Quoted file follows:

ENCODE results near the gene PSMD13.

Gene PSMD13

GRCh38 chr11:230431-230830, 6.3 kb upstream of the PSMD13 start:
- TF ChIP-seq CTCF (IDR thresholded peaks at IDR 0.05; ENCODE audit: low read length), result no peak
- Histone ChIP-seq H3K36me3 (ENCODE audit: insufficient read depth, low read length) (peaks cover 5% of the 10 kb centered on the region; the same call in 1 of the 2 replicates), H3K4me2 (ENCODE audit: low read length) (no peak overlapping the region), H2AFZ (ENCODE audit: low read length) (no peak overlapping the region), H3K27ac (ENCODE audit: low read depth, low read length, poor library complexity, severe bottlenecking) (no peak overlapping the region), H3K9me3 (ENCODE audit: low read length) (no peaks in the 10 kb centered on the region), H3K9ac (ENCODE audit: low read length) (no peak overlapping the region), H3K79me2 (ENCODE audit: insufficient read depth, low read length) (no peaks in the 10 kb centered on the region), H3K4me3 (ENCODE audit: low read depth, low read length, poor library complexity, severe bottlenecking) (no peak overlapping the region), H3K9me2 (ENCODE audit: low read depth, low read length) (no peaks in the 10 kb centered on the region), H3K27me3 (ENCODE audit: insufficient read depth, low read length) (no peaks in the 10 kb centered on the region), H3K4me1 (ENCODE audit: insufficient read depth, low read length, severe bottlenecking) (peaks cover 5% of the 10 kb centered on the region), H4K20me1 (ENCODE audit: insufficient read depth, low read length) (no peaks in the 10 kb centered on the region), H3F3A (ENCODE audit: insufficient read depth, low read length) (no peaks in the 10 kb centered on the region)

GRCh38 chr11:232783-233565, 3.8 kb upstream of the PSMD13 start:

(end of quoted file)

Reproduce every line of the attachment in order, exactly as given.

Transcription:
ENCODE results near the gene PSMD13.

Gene PSMD13

GRCh38 chr11:230431-230830, 6.3 kb upstream of the PSMD13 start:
- TF ChIP-seq CTCF (IDR thresholded peaks at IDR 0.05; ENCODE audit: low read length), result no peak
- Histone ChIP-seq H3K36me3 (ENCODE audit: insufficient read depth, low read length) (peaks cover 5% of the 10 kb centered on the region; the same call in 1 of the 2 replicates), H3K4me2 (ENCODE audit: low read length) (no peak overlapping the region), H2AFZ (ENCODE audit: low read length) (no peak overlapping the region), H3K27ac (ENCODE audit: low read depth, low read length, poor library complexity, severe bottlenecking) (no peak overlapping the region), H3K9me3 (ENCODE audit: low read length) (no peaks in the 10 kb centered on the region), H3K9ac (ENCODE audit: low read length) (no peak overlapping the region), H3K79me2 (ENCODE audit: insufficient read depth, low read length) (no peaks in the 10 kb centered on the region), H3K4me3 (ENCODE audit: low read depth, low read length, poor library complexity, severe bottlenecking) (no peak overlapping the region), H3K9me2 (ENCODE audit: low read depth, low read length) (no peaks in the 10 kb centered on the region), H3K27me3 (ENCODE audit: insufficient read depth, low read length) (no peaks in the 10 kb centered on the region), H3K4me1 (ENCODE audit: insufficient read depth, low read length, severe bottlenecking) (peaks cover 5% of the 10 kb centered on the region), H4K20me1 (ENCODE audit: insufficient read depth, low read length) (no peaks in the 10 kb centered on the region), H3F3A (ENCODE audit: insufficient read depth, low read length) (no peaks in the 10 kb centered on the region)

GRCh38 chr11:232783-233565, 3.8 kb upstream of the PSMD13 start: